Category: English in use

“Does ‘all of’ have any legit uses?” A reflection by David Foster Wallace from the Oxford American Writer’s Thesaurus

“Does ‘all of’ have any legit uses?” A reflection by David Foster Wallace from the Oxford American Writer’s Thesaurus

Other than as an ironic idiom for ‘no more than’ (e.g., sex with Edgar lasts all of twenty seconds), does all of have any legit uses? The answer is a qualified, complicated, and personally embarrassed yes. Here’s the story. An irksome habit of many student writers is to just automatically stick an of between all […]

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What’s so super about Super PACs?

What's so super about Super PACs?

Back in January we published a short glossary of the jargon of the presidential primaries. Now that the campaign has begun in earnest, here is our brief guide to some of the most perplexing vocabulary of this year’s general election. Nominating conventions It may seem like the 2012 US presidential election has stretched on for […]

Just Plutonic? Roman gods and their relationship to the days of the week

Just Plutonic? Roman gods and their relationship to the days of the week

When I was a kid. . . Yeah, you know where I’m going with this one. Pluto was a planet. Discovered in 1930, Pluto enjoyed renown as the 9th planet in our solar system for 76 years, until in 2006 the International Astronomical Union declared it to be a dwarf planet. Poor Pluto: the last […]

Only a Northern Song

Strawberry Fields Forever: the legacy of The Beatles

As a die-hard Beatles fan, I was delighted to learn that the Beatles’ lyrics are very popular with teachers of English as a foreign language. Apparently, the songs are notable for containing high percentages of the commonest English words, and are therefore very useful for learners. But in writing this article, I’m more interested in what […]

Dorothy Parker, wordsmith

Dorothy Parker, wordsmith

The wisecracking poet Dorothy Rothschild Parker was the prototypical New Yorker who nonetheless was born in New Jersey, on August 22, 1893. That said, her birthplace was a matter of circumstance—her family was escaping the city heat on the Jersey Shore—and she grew up on the Upper West Side of Manhattan. She lived most of […]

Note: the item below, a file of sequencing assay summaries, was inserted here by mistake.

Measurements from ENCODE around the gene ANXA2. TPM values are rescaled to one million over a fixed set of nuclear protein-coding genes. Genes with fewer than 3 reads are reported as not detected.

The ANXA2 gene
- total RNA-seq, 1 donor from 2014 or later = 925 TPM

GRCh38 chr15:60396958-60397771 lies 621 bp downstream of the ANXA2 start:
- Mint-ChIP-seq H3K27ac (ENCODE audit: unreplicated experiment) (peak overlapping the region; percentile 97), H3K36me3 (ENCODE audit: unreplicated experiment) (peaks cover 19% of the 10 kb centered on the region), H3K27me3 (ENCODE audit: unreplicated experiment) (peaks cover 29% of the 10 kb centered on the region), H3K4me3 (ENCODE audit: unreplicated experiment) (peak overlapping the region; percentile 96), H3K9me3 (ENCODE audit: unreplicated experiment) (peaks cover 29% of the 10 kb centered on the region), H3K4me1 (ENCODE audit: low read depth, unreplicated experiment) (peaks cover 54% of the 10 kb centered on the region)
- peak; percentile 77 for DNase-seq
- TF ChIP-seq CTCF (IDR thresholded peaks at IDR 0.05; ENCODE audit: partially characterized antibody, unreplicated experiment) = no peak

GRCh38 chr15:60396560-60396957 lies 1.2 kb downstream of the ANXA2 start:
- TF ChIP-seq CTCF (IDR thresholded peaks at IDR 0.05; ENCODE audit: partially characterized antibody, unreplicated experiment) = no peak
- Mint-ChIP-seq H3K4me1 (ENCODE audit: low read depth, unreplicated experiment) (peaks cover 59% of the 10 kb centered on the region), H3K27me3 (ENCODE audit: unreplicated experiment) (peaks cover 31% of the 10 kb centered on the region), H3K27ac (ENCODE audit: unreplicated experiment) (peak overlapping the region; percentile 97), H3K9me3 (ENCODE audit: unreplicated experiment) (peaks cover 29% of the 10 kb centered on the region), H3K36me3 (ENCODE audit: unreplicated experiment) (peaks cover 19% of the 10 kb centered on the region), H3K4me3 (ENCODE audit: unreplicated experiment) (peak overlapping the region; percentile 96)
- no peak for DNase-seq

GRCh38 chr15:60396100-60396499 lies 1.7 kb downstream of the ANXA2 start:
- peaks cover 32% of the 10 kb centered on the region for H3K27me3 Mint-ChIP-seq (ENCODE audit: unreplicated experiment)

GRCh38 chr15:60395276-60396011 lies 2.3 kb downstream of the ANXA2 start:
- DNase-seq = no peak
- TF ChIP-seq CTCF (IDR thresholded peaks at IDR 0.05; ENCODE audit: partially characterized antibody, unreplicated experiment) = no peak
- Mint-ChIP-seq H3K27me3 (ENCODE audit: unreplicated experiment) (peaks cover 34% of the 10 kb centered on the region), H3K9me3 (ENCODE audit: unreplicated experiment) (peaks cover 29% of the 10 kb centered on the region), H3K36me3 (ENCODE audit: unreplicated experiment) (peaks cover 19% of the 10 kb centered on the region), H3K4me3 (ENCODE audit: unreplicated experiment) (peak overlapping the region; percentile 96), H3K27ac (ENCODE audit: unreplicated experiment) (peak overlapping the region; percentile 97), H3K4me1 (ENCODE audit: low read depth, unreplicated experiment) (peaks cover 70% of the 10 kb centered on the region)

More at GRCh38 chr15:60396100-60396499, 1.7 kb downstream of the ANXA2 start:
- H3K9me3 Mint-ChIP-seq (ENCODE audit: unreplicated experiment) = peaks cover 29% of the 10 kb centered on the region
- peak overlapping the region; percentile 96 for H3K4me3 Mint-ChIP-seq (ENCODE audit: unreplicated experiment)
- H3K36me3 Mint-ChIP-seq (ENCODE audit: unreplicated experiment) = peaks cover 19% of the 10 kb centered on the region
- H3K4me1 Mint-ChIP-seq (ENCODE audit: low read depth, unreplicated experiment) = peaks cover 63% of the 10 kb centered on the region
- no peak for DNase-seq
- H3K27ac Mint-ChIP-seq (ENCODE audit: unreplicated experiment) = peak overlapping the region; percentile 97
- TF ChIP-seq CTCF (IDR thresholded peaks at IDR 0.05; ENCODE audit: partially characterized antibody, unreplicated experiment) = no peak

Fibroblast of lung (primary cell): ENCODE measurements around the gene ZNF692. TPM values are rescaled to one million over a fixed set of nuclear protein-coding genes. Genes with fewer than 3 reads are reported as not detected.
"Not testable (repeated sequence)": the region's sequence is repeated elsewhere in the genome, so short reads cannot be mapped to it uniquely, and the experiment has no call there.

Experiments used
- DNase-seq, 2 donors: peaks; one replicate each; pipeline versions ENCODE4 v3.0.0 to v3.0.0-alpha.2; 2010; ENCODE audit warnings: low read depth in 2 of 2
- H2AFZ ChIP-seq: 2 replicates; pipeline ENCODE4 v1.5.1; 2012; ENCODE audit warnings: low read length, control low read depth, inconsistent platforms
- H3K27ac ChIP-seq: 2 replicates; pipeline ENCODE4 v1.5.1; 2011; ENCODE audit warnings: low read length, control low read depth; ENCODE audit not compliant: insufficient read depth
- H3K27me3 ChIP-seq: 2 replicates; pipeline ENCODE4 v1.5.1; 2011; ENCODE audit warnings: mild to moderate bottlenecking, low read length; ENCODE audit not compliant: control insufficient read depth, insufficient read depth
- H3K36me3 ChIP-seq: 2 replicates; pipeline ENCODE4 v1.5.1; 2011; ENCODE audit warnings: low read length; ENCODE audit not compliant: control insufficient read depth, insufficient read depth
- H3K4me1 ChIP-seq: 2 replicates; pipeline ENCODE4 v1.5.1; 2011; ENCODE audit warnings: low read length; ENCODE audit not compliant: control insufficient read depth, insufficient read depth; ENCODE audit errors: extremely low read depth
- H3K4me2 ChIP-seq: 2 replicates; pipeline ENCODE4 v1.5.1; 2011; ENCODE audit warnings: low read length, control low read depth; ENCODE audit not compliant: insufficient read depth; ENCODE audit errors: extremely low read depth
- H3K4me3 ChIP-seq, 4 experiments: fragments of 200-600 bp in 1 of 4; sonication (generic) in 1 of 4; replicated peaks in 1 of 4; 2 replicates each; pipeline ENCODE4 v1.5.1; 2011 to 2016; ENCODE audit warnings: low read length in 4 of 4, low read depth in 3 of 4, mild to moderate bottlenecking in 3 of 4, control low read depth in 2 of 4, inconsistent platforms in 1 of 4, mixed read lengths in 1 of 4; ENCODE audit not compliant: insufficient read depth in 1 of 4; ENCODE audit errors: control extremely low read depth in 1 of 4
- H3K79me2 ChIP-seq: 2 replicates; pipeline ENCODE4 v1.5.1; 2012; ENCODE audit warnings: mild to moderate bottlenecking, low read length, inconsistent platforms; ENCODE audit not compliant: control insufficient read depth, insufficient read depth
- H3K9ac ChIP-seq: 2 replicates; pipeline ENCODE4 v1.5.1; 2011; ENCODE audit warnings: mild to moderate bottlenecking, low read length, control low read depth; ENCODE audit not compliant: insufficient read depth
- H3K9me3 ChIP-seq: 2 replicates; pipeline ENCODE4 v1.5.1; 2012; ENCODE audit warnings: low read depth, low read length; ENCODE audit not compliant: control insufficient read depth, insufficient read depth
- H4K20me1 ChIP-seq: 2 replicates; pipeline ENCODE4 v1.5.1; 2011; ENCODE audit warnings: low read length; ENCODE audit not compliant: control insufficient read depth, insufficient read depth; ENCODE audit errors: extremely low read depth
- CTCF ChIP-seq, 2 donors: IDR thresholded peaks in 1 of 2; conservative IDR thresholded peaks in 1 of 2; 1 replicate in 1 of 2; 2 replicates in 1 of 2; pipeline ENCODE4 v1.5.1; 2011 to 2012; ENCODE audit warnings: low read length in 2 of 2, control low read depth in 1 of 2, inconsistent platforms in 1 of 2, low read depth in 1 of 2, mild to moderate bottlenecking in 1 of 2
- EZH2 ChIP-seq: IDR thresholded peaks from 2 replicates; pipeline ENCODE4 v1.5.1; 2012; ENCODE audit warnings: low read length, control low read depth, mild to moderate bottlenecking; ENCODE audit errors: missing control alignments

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“Add it up, it all spells ‘duh’”: the language of Buffy, the Vampire Slayer

“Add it up, it all spells ‘duh’”: the language of Buffy, the Vampire Slayer

Someone called James Marsters turns fifty this week. If you’ve never heard of him, that’s not surprising. Outside the fandom of TV shows like Buffy the Vampire Slayer he is, in his own words, ‘just another actor’. But if you’re one of the fans, then the idea that Spike is turning fifty might be giving you […]

What kind of writer are you?

What kind of writer are you?

Writing styles are as distinct as personality traits—and debates about which way of writing is “best” can often be just as volatile. Where one writer might luxuriate in the complexities and varieties of the lexicon, another might prefer to tell it like it is in the most familiar way possible. Such was the case, in […]

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From rockability to mathcore: exploring the cultural and linguistic blending of popular music genres

From rockabilly to mathcore: exploring the cultural and linguistic blending of popular music genres

The language of music has never been more nimble. With fusion genres like nu metal, trip hop, acid jazz, and synthpop having emerged over the last thirty years or so, it’s no surprise that our music vocabulary has expanded. And since we here at the OxfordWords blog love our portmanteaus, it only seems right to […]

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